Salt River Project provides water and power to more than two millions greater Phoenix residents, which means thousands of customer inquiries every day. In fact, every company utilizes some form of customer service, and for that reason I think more colleges and universities should embrace curriculum that exposes students to the value of service excellence. Exemplary customer service requires skill, training, and an understanding of how people think and what they value.
It’s also important for students coming out of college today to know how to analyze situations and not take everything at face value. They need to be able to ask, “How can this customer be best served? What can I do to exceed their expectations?”
For that reason, I would like to see more colleges teach students how to hone in on a problem, conduct creative analysis, and come up with a solution that meets the needs of the customer as well as the organization.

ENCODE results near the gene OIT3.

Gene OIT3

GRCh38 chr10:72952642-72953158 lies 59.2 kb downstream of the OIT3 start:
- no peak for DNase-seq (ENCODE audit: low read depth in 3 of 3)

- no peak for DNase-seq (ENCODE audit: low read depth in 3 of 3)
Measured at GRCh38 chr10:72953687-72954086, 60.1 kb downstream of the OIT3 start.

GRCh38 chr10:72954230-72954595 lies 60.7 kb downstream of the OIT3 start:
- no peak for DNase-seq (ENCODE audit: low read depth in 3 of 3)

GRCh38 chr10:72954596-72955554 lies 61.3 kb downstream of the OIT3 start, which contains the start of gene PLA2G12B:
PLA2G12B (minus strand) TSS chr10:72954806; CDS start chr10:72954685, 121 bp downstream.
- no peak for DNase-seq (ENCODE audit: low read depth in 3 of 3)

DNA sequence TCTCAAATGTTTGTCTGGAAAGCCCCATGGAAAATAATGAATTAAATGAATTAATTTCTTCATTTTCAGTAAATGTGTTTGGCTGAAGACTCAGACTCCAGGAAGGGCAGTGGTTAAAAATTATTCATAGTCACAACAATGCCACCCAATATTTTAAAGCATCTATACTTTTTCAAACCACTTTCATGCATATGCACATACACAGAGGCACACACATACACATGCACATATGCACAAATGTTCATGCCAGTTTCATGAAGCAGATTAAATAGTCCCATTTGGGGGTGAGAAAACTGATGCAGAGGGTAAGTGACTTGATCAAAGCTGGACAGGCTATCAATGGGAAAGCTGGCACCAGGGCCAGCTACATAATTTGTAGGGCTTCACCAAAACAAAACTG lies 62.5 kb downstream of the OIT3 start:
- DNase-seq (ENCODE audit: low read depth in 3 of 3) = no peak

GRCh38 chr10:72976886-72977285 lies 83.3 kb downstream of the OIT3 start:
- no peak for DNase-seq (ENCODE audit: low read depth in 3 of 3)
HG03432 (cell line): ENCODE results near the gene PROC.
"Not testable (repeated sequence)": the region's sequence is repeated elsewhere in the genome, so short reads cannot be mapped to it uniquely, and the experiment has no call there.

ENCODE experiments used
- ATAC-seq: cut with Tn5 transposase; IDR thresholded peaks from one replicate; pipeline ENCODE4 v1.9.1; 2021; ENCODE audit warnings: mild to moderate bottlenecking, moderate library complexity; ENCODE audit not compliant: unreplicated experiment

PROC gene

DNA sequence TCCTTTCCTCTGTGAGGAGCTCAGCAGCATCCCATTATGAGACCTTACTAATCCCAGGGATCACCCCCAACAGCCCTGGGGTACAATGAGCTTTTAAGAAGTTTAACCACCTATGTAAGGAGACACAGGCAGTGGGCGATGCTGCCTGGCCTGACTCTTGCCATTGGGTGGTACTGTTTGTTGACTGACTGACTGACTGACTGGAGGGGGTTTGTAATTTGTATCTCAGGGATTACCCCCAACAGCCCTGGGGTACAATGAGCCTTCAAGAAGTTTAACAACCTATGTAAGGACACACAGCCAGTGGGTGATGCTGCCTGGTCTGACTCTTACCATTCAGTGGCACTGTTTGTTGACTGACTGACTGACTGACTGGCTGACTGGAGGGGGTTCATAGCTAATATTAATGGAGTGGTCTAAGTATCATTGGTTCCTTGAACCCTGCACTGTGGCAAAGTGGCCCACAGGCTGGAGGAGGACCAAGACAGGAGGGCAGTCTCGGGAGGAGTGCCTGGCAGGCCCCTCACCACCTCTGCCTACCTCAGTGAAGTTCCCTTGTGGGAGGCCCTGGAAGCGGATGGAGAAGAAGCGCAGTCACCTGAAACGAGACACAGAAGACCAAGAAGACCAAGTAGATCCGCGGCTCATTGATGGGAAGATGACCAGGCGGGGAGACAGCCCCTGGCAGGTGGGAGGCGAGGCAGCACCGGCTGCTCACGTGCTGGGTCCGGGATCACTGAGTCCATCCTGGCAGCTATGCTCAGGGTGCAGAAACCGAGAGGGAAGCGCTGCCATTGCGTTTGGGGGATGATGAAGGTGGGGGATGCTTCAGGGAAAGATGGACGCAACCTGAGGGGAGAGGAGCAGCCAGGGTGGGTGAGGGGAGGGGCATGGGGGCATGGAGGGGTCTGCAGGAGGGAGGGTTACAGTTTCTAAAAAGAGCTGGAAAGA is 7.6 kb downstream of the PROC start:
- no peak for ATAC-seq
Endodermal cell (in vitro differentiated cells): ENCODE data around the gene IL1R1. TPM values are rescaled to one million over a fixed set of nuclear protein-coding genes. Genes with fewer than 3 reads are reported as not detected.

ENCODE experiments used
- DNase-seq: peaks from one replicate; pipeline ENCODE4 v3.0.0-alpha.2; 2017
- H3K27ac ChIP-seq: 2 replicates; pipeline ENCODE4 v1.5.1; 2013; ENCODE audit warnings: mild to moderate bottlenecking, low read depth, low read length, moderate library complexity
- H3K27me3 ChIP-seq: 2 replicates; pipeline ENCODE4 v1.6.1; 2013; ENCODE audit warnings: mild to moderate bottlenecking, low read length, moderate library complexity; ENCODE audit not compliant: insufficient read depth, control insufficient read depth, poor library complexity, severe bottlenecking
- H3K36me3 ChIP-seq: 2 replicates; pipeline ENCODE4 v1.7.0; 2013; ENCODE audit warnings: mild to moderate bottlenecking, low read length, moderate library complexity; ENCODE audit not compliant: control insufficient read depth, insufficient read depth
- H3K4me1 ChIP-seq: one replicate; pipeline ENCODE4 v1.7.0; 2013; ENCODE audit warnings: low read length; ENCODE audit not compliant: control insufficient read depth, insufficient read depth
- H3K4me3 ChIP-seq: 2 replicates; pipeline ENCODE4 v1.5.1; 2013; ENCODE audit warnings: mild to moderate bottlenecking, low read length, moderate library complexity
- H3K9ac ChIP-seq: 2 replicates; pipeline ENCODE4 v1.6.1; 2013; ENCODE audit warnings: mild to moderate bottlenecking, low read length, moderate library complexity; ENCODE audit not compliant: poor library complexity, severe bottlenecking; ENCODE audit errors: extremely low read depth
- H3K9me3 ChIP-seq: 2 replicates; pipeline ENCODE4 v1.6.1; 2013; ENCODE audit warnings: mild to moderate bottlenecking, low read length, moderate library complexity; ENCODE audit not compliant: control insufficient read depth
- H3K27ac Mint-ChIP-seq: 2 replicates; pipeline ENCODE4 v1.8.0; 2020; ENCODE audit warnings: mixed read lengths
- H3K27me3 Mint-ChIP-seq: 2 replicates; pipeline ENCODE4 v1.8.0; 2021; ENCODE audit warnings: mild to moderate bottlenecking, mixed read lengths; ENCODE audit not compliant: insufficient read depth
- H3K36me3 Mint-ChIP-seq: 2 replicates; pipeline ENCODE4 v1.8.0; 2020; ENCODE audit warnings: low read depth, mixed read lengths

In addition, customer service has evolved. It’s not just about verbal communication, which takes place between two individuals either in person or by phone. It’s also about communicating via your website, texts on a mobile phone, as well as live chats between two individuals who may live hundreds—if not thousands—of miles apart.
The good news is the generation that is coming into the workforce understands technology and cannot live without it. They have quite literally grown up with all of these tools in the palms of their hands. The key is to help them leverage the technology they have at their fingertips and apply that to a business setting.
Companies that understand the importance of customer service will reap the benefits of a happy customer base, empowered employees, and a successful business. But it’s a constantly changing dynamic that requires educated employees willing to learn, evolve and be up to the challenge.